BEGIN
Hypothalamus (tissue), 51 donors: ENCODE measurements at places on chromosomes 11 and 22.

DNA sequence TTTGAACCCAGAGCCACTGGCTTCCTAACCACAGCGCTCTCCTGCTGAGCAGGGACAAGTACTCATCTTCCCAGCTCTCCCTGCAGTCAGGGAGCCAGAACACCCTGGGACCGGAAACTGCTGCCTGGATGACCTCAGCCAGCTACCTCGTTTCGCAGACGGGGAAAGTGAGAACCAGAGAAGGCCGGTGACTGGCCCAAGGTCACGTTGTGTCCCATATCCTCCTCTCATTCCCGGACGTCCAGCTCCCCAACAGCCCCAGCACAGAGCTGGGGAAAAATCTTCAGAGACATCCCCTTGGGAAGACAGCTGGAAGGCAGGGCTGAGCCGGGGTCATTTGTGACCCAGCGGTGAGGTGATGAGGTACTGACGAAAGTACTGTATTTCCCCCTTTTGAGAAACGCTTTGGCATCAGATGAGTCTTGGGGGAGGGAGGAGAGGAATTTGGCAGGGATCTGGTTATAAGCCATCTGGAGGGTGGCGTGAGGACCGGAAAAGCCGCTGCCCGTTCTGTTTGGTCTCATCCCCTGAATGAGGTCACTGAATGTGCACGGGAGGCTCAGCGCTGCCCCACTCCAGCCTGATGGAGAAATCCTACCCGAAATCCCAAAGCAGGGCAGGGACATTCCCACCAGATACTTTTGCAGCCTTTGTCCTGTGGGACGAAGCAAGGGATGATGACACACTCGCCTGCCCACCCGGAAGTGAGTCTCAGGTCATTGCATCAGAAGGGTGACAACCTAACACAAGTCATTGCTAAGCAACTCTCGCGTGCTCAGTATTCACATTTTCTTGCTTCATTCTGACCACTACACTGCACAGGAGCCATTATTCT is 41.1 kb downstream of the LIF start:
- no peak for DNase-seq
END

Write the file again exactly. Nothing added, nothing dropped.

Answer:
Hypothalamus (tissue), 51 donors: ENCODE measurements at places on chromosomes 11 and 22.

DNA sequence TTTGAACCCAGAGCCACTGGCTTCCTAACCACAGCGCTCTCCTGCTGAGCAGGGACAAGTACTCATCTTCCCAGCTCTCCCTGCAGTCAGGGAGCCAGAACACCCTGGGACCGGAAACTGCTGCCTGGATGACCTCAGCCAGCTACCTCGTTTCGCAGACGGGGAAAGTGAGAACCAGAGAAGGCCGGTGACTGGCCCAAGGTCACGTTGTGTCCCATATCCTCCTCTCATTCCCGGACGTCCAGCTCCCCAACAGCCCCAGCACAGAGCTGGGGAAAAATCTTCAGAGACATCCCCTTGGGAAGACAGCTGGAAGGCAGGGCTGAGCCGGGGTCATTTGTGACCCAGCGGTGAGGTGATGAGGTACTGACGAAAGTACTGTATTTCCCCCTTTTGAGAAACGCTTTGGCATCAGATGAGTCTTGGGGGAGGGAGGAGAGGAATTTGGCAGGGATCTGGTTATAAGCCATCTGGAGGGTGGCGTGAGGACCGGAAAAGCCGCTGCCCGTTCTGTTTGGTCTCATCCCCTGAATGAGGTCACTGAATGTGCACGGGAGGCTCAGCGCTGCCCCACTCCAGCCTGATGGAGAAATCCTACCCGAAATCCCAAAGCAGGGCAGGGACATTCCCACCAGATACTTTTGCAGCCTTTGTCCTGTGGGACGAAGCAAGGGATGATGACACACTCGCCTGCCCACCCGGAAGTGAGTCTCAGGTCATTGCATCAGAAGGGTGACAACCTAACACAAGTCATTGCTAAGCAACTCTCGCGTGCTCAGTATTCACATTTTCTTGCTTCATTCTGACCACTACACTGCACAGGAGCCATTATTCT is 41.1 kb downstream of the LIF start:
- no peak for DNase-seq